- 17 Aug 08, 07:18 AM
National Aquatics Centre, Beijing
Last night I watched Usain Bolt do the most remarkable thing I have ever witnessed.
I, like many around me, could only laugh when I saw Bolt's new 100m world record flash up on the scoreboard. I was laughing at the words-fail-me joy of it all.
This morning, I have just seen Michael Phelps claim his eighth gold medal of these Games and 14th of his career.
So which performance was better?
Stupid question, right? Yes, of course it is. But it's not going to stop me from posing it, just as it won't stop sports fans all over the world from debating it.
Comparisons may well be odious but they're also addictive and inevitable. We simply can't help it and, like Pringles, once you've popped 'em you just can't stop.
While the "Baltimore Bullet" lacks "Lightning Bolt's" sense of theatre, Phelps' record-breaking display was undeniably magnificent. And it's not his fault he couldn't coast to the wall, while smiling for the cameras and beating his chest - he was swimming the third leg.
But for me, Bolt's performance was the pick of the two. It had everything. I won't go over ground my colleague Tom has already covered, but I have never seen anything like that before.
Of course, it's not just one performance with Phelps, is it? You are really looking at the body of his work, in every sense.
Gold number eight - a lucky number here, in case you missed that - came in the 4x100m medley relay. The US has won this race at every Olympics it has contested, so for many pundits this gold was a "gimme".
But that was always being a tad dismissive of the Australians and Japanese, and Phelps himself never talks about a gold until it is around his neck.
As it happened, the race was a classic, and the 23-year-old phenomenon's part in it was decisive.
No matter. Phelps simply steamrollered the field as he did in all five of his individual wins apart, ironically, from the 100m butterfly.
His split was three-quarters of a second faster than the next best swimmer and a US victory was now in the capable hands of Jason Lezak, the man who kept the Phelps' record bid on track with a stunning final leg in the 4x100m freestyle.
And that was that. Cue richly deserved celebrations, massive grins and the Stars and Stripes for the 12th time in the Water Cube this week.
Did this, though, elevate Phelps to a new level? In beating Mark Spitz's 36-year-old record of seven golds from a single Games, was he now more than just the greatest swimmer of his generation?
For Spitz he is. The American legend had already crowned his successor before number eight was in the bag.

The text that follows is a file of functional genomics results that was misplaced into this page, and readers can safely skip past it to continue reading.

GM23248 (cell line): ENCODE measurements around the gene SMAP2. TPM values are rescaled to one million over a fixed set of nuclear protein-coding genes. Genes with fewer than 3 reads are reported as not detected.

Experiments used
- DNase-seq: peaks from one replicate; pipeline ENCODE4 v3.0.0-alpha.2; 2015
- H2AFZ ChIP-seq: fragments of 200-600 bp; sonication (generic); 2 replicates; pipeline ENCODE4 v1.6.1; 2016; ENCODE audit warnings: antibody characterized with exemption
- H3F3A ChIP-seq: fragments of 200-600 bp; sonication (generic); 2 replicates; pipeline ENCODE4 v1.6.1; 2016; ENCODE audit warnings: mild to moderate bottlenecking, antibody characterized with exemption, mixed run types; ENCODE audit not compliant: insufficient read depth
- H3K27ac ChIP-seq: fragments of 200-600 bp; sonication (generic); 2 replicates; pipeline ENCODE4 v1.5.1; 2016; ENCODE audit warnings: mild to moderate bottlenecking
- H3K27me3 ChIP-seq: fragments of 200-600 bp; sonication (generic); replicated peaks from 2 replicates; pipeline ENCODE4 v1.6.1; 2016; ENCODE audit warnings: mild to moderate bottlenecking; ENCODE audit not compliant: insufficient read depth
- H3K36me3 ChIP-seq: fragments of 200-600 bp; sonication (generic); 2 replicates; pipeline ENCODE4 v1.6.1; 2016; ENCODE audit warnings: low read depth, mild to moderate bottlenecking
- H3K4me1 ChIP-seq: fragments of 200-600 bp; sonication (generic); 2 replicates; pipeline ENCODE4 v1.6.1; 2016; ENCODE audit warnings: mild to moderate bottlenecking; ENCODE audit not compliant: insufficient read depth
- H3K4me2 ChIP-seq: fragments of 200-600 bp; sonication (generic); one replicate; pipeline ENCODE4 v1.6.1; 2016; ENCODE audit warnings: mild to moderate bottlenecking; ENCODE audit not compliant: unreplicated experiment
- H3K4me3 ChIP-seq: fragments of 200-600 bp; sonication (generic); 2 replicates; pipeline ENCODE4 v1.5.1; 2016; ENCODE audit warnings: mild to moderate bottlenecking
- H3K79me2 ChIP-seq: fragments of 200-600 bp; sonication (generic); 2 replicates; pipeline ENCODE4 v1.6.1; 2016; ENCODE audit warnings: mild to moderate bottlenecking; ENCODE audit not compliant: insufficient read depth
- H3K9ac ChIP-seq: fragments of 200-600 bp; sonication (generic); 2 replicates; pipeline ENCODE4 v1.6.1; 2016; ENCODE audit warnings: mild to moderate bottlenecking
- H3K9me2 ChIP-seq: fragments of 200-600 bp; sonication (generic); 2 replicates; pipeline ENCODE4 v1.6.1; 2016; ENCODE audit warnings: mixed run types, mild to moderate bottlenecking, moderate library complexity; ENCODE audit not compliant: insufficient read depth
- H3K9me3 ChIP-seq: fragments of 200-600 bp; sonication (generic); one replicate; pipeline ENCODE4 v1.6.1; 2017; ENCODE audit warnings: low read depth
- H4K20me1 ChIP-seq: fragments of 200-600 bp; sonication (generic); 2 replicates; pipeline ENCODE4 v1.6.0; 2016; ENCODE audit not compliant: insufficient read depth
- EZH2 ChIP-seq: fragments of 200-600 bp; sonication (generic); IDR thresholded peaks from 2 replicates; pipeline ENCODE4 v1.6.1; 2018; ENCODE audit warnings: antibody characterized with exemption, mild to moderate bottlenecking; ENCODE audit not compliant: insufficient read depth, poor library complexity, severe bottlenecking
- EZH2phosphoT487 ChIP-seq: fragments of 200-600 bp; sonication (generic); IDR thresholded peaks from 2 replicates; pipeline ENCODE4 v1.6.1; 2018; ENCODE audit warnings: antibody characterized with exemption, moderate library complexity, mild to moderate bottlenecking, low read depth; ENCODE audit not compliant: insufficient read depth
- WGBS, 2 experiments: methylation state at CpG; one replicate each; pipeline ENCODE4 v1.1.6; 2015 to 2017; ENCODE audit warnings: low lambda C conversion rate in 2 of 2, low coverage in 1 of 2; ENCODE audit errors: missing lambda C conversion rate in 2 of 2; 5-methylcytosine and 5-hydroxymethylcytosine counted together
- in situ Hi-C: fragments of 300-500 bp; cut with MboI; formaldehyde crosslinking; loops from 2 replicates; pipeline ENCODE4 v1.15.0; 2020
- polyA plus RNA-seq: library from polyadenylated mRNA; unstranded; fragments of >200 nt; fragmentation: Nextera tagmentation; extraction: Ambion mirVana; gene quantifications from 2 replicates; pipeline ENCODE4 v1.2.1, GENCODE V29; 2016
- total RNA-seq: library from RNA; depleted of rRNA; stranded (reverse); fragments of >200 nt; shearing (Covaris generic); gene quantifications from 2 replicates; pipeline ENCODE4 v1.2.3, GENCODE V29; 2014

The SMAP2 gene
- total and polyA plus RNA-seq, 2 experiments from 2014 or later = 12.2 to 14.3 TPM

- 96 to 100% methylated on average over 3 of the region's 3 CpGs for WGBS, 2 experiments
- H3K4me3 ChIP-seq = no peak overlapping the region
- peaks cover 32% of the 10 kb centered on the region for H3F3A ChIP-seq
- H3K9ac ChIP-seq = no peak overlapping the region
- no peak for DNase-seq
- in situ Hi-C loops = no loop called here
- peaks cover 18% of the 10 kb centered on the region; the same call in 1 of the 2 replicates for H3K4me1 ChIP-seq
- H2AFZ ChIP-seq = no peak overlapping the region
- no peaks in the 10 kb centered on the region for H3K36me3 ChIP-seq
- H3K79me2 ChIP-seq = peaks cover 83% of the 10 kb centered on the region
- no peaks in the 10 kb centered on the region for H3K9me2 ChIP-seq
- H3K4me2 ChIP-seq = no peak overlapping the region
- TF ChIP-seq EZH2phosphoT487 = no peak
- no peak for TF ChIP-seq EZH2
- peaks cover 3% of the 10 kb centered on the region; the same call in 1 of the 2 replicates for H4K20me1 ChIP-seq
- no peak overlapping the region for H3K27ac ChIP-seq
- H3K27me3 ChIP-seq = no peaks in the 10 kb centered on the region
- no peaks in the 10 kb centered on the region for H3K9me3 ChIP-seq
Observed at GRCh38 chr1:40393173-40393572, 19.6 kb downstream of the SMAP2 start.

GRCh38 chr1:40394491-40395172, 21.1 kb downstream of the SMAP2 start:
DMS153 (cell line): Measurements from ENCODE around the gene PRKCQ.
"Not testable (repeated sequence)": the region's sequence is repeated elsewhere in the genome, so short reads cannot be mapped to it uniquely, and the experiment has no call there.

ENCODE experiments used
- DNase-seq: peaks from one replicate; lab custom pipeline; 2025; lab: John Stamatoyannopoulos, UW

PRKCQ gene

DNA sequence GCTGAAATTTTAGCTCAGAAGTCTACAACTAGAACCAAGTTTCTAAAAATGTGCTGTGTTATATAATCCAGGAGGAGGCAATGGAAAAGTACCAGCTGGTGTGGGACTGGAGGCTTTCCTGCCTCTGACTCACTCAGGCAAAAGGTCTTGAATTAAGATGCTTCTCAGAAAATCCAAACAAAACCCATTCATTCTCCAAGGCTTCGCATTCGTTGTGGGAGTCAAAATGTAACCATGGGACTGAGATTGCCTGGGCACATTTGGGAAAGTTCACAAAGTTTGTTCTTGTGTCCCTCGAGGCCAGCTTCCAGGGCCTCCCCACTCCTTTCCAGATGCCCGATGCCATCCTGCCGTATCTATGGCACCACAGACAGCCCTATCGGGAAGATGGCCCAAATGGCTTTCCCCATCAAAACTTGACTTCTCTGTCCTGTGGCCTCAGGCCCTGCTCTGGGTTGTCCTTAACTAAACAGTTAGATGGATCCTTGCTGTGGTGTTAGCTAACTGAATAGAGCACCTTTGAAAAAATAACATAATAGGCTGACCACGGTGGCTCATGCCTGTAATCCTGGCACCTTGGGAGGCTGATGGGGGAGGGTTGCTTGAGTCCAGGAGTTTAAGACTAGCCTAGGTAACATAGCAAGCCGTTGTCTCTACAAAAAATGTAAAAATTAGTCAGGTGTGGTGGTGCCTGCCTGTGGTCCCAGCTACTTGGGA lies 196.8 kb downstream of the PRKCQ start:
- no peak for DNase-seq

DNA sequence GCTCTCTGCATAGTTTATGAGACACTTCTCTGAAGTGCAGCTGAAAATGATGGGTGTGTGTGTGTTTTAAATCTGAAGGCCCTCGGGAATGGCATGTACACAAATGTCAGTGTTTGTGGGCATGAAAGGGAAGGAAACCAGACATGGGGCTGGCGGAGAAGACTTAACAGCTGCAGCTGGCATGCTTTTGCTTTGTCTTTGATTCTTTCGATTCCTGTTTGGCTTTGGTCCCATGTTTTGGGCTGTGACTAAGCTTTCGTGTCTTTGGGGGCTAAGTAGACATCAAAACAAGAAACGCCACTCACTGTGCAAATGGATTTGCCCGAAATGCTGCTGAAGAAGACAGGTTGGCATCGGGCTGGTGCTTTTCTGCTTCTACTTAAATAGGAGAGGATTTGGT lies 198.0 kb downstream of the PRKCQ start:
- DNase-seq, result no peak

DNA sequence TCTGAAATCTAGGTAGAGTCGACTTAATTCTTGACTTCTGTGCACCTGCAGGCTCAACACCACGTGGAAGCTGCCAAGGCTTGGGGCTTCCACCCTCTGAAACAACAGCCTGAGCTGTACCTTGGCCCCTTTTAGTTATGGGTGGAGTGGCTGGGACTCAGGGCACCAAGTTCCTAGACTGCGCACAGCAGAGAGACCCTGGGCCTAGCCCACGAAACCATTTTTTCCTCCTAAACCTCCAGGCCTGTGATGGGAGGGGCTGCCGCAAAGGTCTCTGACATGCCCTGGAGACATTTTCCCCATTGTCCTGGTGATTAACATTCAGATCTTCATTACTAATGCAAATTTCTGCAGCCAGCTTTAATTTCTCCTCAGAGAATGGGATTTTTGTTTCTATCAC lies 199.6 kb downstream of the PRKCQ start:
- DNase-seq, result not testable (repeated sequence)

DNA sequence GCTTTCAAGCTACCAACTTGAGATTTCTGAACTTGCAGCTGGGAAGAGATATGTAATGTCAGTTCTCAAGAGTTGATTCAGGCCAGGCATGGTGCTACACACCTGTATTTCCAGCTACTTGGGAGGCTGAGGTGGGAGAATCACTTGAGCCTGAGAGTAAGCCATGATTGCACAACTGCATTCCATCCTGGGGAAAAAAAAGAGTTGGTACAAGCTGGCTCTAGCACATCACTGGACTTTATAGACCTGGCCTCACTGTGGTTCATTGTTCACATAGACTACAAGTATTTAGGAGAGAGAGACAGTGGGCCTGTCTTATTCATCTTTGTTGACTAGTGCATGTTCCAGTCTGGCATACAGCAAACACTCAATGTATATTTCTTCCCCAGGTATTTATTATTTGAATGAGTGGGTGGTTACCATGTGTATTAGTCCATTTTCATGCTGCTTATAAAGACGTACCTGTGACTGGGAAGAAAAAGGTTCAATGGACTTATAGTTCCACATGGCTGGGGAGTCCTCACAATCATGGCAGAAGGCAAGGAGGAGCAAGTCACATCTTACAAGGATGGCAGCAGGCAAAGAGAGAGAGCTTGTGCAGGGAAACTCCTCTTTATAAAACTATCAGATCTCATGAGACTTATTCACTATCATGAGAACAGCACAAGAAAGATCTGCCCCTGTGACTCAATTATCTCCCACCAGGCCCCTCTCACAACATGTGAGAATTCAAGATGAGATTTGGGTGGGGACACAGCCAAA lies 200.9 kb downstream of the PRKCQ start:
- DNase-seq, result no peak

"He is the single greatest Olympic athlete of all time now," said Spitz, speaking to US television on Saturday.
"He will probably be the single greatest athlete compared to anybody in any century - the 20th, the 21st, whatever."
That's a big claim, as "whatever" is a very long time.
Phelps is certainly the greatest swimmer of all time. And he would be justified in being miffed if he doesn't get the world athlete of the year accolade when those gongs are handed out.
But is he really what Maurice Greene has tattooed on his shoulder - the Greatest Of All Time? How can you possibly define that? How can you compare the apples and pears of so many different sports and eras?
You can't. But it's not going to stop people trying.
I'm not going to attempt to come up with definitive criteria for judging this or suggest a list of candidates - I'll only forget something or somebody. I'll leave that to you.
What I will do, however, is suggest where the biggest problems will come in really nailing this down.
The first major head-scratcher is the barriers to entry for each sport. To put things crudely, far more people can aspire to running fast than swimming fast.
Rightly or wrongly, swimming is still, by and large, a middle-class sport done well by a few wealthy countries. Yes, there are exceptions to this and 21 different countries that did win medals in the pool in Beijing.
But the fact remains over half of the 96 medals on offer were won by Australia and the US. Throw in China, the rest of the G7 and Russia, and you're up to more than three-quarters.
There will be a far greater spread of medals in athletics.
Another way of looking at this is the availability of opportunities. Even in a wealthy country like the UK, there is a postcode lottery element to swimming success due to our shortage of 50m pools and the concentration of top-notch coaching around those pools.
And perhaps another way of looking at this is to compare Phelps' achievements to other dominant sportsmen and women in fields that require a high degree of coaching expertise and technical input.
Putting aside the inevitable "are they really sportsmen, though?" claims, Tiger Woods is as dominant in his sport as Phelps is in his (and will break all of golf's records before he's done), and Michael Schumacher was one helluva driver.
But can "athletes" like that ever really claim to the "greatest"? What they are doing is such a specific thing and is only open to a minority of the global population.
It's a tricky one, however, because you cannot completely dismiss the achievements of somebody from one of these more esoteric disciplines just because not everybody has had a turn. Phelps, Schumacher, Woods and many more besides could all still be the greatest.
But it's a difficult argument to make stick for most people, which is why the majority inevitably come back to more accessible sports.
And why whenever I'm asked for my greatest sportsman of all time, I usually say Diego Maradona. Who, strangely enough, is rumoured to be in town and desperate to meet Bolt.
Fair play to Phelps, though. Perhaps we should postpone this debate until he's done. He's not finished winning Olympic medals yet, and neither is Bolt.
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